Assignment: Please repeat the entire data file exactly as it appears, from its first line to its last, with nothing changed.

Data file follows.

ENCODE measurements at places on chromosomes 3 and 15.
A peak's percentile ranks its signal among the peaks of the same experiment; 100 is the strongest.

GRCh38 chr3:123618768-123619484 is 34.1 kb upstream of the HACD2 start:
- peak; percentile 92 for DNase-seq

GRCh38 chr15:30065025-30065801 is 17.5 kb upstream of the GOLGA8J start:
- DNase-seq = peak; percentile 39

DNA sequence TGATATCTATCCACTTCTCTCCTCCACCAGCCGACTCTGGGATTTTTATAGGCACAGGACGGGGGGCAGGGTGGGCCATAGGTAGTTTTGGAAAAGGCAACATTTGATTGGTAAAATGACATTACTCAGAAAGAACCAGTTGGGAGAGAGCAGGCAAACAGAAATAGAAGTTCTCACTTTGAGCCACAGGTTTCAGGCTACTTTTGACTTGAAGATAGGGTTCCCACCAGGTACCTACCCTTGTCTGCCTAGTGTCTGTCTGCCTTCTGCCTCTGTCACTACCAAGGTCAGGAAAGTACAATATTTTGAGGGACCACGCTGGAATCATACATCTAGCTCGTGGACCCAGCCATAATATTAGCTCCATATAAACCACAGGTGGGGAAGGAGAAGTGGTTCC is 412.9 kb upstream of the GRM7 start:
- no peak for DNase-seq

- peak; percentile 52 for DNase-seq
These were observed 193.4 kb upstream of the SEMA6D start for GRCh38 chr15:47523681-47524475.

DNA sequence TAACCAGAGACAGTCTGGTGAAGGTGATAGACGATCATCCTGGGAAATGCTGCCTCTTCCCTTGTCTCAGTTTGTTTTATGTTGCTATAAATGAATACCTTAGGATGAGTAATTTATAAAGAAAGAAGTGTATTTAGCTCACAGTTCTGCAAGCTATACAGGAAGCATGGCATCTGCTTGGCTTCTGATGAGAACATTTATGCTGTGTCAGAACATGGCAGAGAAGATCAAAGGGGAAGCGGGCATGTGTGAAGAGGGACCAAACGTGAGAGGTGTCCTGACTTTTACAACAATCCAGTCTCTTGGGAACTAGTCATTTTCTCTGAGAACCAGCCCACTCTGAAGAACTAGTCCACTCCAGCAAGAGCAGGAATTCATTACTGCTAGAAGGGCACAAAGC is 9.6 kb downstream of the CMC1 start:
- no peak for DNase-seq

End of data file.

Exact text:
ENCODE measurements at places on chromosomes 3 and 15.
A peak's percentile ranks its signal among the peaks of the same experiment; 100 is the strongest.

GRCh38 chr3:123618768-123619484 is 34.1 kb upstream of the HACD2 start:
- peak; percentile 92 for DNase-seq

GRCh38 chr15:30065025-30065801 is 17.5 kb upstream of the GOLGA8J start:
- DNase-seq = peak; percentile 39

DNA sequence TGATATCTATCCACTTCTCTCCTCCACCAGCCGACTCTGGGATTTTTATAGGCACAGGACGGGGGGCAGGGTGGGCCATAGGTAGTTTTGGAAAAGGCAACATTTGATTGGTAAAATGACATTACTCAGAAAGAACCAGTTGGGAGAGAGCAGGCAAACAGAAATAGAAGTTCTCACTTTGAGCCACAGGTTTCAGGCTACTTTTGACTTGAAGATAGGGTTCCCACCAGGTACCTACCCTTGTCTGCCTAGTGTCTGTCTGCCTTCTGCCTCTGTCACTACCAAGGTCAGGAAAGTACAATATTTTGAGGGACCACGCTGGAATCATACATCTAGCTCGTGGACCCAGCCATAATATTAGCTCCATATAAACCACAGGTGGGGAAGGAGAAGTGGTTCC is 412.9 kb upstream of the GRM7 start:
- no peak for DNase-seq

- peak; percentile 52 for DNase-seq
These were observed 193.4 kb upstream of the SEMA6D start for GRCh38 chr15:47523681-47524475.

DNA sequence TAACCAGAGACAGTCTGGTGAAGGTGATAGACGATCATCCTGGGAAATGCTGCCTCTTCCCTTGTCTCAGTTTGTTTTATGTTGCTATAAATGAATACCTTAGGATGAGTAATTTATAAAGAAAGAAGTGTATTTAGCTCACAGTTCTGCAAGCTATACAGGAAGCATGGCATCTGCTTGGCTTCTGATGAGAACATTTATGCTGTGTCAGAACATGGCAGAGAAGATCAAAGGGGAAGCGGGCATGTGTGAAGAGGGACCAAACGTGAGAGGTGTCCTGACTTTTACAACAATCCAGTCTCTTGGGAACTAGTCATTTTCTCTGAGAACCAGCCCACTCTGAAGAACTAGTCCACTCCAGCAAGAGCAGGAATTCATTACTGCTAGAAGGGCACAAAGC is 9.6 kb downstream of the CMC1 start:
- no peak for DNase-seq